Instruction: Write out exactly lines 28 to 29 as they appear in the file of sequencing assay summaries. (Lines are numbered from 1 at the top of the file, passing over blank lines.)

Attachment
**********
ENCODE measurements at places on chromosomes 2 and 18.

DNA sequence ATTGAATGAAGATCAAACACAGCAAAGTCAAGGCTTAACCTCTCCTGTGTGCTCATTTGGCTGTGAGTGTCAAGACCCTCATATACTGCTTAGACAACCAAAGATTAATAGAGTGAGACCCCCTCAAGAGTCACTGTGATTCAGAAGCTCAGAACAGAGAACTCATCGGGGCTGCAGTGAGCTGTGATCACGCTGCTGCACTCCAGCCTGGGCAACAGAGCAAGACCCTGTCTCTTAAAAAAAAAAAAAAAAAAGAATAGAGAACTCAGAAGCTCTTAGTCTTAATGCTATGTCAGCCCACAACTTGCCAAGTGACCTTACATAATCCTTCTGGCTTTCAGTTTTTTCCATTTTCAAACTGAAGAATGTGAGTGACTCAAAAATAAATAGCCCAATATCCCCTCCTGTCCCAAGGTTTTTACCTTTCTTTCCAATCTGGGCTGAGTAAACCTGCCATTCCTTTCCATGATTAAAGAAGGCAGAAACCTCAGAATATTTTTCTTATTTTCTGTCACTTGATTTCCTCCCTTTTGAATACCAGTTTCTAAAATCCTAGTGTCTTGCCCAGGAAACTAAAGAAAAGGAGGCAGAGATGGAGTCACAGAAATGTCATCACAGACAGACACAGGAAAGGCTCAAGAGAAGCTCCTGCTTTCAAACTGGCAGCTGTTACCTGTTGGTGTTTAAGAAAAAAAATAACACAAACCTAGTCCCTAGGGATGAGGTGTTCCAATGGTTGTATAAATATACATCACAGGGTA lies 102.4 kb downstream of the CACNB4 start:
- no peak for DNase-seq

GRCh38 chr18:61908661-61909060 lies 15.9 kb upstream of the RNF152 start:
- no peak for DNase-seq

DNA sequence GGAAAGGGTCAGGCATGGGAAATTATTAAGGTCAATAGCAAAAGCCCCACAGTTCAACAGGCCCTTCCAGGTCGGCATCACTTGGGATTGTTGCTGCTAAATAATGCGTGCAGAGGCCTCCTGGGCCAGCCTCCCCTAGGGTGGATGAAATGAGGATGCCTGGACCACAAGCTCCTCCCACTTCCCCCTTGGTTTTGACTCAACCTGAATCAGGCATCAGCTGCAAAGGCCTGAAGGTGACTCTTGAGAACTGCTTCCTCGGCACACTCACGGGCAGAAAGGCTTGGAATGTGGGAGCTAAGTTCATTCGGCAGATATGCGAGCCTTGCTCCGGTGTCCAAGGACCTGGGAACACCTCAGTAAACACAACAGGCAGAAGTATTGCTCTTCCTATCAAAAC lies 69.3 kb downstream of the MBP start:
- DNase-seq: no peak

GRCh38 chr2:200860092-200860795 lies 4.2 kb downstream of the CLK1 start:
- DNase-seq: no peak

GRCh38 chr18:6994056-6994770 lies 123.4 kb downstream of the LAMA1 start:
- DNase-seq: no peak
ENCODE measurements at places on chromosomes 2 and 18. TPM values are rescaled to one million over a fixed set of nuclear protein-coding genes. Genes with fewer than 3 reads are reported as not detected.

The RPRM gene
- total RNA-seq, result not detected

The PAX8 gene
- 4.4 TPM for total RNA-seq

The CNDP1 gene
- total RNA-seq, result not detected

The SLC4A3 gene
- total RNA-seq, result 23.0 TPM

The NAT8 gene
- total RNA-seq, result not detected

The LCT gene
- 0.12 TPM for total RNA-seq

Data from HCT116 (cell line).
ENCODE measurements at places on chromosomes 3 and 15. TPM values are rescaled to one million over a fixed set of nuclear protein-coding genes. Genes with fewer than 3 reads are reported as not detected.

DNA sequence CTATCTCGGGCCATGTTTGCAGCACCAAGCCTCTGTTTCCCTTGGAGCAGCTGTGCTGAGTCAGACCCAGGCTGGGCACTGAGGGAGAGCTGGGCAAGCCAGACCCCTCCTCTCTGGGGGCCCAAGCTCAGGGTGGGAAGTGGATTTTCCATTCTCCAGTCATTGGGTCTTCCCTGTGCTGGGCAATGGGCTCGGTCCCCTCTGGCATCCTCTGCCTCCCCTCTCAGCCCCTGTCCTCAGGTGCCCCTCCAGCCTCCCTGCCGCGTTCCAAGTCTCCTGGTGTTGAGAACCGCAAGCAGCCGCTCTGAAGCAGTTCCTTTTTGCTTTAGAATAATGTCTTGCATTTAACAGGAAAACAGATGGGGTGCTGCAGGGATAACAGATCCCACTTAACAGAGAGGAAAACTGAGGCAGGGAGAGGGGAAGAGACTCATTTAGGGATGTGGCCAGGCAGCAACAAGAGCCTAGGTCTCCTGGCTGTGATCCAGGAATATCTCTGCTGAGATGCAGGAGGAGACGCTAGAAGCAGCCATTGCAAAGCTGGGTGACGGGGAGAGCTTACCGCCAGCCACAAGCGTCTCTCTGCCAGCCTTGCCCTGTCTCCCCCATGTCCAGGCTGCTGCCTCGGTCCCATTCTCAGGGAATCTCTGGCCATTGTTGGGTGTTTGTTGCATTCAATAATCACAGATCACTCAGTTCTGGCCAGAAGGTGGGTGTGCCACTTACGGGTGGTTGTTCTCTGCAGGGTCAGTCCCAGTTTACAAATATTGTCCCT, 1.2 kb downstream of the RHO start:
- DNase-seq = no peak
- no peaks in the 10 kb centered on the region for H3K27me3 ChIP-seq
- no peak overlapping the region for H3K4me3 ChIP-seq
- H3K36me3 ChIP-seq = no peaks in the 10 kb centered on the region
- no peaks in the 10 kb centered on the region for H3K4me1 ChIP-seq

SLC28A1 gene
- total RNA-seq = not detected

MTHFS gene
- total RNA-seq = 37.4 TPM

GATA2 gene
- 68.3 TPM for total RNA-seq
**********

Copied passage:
- DNase-seq = no peak
- no peaks in the 10 kb centered on the region for H3K27me3 ChIP-seq